May 12, 2011
Major nutrition research launched
A new Wageningen nutrition research will follow 1750 people for four years to find out more about the influence of eating habits on health.
How healthy are the residents of Wageningen and its surroundings? To find out, the department of Human Nutrition has embarked on a multi-year nutrition research project called EetMeetWeet (Eat, measure, know). The project was launched on 9 may at the Restaurant of the Future, where the first four participants in the study, including the Mayor Gebben of Renkum and baker Stolk of Wageningen, had their blood pressure taken and were weighed and measured. The research will be looking at the nutrition, eating habits and health status of adult residents of Wageningen, Renkum and Ede. In advance of the media event, invitations to participate in the research were sent to large numbers of local residents. 'We are hoping for 10,000 participants, and we shall use a questionnaire to divide them into various groups', explains Edith Feskens, personal professor of Human Nutrition. 'We shall pick 1750 test subjects from this group. And we shall be studying their eating habits and health over a period of four years.' In particular, the professor is interested in whether a change in eating habits over four years brings about a measurable change in health status.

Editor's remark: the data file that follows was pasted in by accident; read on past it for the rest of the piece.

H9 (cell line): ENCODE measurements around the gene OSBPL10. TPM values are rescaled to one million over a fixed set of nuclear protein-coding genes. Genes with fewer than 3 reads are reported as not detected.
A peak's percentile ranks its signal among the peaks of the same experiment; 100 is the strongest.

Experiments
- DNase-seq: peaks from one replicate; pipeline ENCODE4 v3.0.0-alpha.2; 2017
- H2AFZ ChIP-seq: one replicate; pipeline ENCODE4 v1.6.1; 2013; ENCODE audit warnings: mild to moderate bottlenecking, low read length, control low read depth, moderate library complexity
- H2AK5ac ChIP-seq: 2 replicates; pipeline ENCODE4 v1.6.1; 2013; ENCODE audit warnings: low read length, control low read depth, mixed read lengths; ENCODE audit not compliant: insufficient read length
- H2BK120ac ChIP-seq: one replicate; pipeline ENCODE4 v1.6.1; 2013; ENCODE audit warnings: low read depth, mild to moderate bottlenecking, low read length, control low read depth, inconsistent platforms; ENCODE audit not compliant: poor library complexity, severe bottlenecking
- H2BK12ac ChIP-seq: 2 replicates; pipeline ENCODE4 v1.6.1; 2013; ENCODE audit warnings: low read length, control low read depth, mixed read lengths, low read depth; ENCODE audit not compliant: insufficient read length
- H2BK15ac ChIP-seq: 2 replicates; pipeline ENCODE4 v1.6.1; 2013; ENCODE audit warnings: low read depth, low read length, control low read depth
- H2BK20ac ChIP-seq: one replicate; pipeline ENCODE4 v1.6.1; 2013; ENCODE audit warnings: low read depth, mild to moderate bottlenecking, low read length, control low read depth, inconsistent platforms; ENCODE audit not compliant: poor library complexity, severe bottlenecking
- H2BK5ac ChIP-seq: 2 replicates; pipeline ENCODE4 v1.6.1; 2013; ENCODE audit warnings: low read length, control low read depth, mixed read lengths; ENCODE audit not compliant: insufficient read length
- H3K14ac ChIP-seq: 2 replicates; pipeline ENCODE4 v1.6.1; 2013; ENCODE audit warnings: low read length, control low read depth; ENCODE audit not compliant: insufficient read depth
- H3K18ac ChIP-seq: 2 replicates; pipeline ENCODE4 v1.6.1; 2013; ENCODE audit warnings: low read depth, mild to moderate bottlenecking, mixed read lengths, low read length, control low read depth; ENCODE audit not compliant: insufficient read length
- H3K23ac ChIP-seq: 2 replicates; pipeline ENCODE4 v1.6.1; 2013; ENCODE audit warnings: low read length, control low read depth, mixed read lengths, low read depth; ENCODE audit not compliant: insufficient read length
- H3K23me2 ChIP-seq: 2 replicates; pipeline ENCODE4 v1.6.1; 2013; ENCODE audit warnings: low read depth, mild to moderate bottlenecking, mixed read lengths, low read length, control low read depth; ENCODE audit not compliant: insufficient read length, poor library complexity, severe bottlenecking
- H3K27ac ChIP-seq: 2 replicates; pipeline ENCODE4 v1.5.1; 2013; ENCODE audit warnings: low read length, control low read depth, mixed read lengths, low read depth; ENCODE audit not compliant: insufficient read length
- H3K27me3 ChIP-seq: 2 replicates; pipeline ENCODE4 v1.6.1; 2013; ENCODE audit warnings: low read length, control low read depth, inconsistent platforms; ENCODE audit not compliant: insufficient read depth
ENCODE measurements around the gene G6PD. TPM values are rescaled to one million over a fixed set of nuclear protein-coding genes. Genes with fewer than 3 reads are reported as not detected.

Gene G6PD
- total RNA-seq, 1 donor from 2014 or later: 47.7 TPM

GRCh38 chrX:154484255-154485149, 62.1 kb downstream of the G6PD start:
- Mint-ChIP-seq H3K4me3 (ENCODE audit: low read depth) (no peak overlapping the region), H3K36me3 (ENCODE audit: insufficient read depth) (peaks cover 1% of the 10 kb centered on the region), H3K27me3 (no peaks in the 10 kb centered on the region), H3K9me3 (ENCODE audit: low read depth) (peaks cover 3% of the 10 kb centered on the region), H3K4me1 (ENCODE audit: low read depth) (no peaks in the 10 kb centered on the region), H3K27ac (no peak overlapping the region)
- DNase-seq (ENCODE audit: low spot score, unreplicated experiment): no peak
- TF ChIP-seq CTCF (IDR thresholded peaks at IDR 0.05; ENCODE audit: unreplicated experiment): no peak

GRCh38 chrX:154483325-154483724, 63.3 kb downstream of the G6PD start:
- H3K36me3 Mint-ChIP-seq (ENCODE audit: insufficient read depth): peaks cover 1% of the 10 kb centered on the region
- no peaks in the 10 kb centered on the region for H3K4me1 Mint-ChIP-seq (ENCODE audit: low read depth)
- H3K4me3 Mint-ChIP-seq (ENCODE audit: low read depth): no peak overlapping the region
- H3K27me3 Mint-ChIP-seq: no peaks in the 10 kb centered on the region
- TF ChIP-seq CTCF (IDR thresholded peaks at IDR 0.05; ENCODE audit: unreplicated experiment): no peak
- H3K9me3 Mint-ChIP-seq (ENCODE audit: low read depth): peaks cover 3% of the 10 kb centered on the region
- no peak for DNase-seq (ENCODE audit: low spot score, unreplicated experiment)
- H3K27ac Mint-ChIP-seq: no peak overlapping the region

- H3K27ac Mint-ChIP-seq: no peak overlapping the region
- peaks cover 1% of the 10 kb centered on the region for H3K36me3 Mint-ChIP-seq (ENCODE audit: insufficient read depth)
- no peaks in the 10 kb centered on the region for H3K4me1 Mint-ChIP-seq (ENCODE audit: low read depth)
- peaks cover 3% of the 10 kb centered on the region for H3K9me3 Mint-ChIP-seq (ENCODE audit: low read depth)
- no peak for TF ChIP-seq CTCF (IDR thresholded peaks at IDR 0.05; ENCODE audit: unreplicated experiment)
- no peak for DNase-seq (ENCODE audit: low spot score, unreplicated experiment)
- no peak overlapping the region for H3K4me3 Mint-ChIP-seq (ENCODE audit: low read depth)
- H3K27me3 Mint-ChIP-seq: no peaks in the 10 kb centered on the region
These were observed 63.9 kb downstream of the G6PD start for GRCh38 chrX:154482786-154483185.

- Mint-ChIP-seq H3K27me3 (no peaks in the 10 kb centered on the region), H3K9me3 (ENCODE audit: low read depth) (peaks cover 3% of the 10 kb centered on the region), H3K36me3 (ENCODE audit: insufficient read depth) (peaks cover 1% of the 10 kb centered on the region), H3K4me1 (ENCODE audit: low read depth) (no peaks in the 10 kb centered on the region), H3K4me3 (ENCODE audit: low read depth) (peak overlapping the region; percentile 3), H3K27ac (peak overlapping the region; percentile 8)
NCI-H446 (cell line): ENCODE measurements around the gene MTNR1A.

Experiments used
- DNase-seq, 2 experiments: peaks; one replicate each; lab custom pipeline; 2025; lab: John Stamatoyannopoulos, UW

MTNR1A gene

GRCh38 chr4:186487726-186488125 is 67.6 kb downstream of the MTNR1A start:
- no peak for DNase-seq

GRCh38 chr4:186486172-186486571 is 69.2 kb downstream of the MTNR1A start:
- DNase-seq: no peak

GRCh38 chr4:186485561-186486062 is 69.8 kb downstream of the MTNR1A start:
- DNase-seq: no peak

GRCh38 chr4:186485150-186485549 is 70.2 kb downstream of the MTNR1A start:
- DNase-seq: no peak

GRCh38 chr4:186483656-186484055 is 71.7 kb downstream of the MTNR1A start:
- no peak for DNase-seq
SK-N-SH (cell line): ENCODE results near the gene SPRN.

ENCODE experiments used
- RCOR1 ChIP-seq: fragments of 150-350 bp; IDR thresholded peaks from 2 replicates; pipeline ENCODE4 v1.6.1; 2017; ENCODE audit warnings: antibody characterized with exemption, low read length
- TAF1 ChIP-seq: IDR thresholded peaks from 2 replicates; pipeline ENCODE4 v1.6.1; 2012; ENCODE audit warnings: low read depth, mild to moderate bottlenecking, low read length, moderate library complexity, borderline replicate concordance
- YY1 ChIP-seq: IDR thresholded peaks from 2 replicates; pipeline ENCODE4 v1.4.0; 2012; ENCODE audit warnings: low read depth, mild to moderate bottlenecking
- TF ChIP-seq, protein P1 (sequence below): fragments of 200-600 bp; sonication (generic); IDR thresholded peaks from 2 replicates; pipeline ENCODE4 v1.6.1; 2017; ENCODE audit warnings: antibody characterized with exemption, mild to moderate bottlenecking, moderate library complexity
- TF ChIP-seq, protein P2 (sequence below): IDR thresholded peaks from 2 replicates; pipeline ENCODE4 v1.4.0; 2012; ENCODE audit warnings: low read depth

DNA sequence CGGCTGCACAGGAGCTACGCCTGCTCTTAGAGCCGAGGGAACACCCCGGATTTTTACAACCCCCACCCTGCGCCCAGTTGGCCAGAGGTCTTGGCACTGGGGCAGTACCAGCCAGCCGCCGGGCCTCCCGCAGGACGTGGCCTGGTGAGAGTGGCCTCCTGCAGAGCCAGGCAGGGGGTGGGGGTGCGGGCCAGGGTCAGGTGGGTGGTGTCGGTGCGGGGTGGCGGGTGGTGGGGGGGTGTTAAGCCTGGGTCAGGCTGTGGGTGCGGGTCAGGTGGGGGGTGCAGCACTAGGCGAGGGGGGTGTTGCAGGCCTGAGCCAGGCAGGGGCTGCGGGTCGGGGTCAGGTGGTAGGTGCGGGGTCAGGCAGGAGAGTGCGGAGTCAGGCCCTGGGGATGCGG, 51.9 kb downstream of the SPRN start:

But how do you measure health? To find that out, the research will be multidisciplinary, and Feskens will be working with a varied group of scientists. 'We will look at blood values such as levels of fat, cholesterol and glucose, as well as at how much fat a person is carrying and where it is', explains Feskens. 'Because abdominal fat is much more dangerous than fat on the legs.'
A group of fifty overweight middle-aged men will be studied more closely. 'One of the things we shall look at is the relation between nutrition, overweight and the specific metabolism of the test subject', explains Feskens. An MRI scan will also be made to establish the distribution of fat in the body, and the pattern of gene activity in the fat can be relied on to show up any chronic inflammation processes that are present. Such inflammation processes probably play a key role in the diseases associated with overweight.